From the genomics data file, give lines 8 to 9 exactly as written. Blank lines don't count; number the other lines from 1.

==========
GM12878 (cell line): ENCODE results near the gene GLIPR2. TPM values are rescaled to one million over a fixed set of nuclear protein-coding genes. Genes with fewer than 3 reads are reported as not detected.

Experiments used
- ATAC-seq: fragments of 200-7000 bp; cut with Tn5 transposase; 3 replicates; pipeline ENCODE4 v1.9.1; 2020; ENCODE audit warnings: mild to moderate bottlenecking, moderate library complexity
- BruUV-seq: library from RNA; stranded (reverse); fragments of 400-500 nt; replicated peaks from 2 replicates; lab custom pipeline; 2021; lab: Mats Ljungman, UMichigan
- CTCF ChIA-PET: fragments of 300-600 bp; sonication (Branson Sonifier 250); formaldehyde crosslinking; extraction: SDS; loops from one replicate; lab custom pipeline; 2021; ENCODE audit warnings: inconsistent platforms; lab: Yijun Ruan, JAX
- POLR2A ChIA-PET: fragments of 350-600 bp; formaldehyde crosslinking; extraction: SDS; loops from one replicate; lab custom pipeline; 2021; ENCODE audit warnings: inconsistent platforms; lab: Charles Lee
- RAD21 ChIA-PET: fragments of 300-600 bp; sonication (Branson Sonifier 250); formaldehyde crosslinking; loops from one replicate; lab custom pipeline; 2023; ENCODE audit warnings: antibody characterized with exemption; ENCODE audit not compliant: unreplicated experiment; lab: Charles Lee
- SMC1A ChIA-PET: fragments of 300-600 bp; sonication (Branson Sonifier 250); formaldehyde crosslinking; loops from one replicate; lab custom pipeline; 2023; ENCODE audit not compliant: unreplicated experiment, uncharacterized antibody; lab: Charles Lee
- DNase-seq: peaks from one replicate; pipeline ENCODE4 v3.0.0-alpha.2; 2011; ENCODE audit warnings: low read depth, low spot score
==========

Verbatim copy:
- SMC1A ChIA-PET: fragments of 300-600 bp; sonication (Branson Sonifier 250); formaldehyde crosslinking; loops from one replicate; lab custom pipeline; 2023; ENCODE audit not compliant: unreplicated experiment, uncharacterized antibody; lab: Charles Lee
- DNase-seq: peaks from one replicate; pipeline ENCODE4 v3.0.0-alpha.2; 2011; ENCODE audit warnings: low read depth, low spot score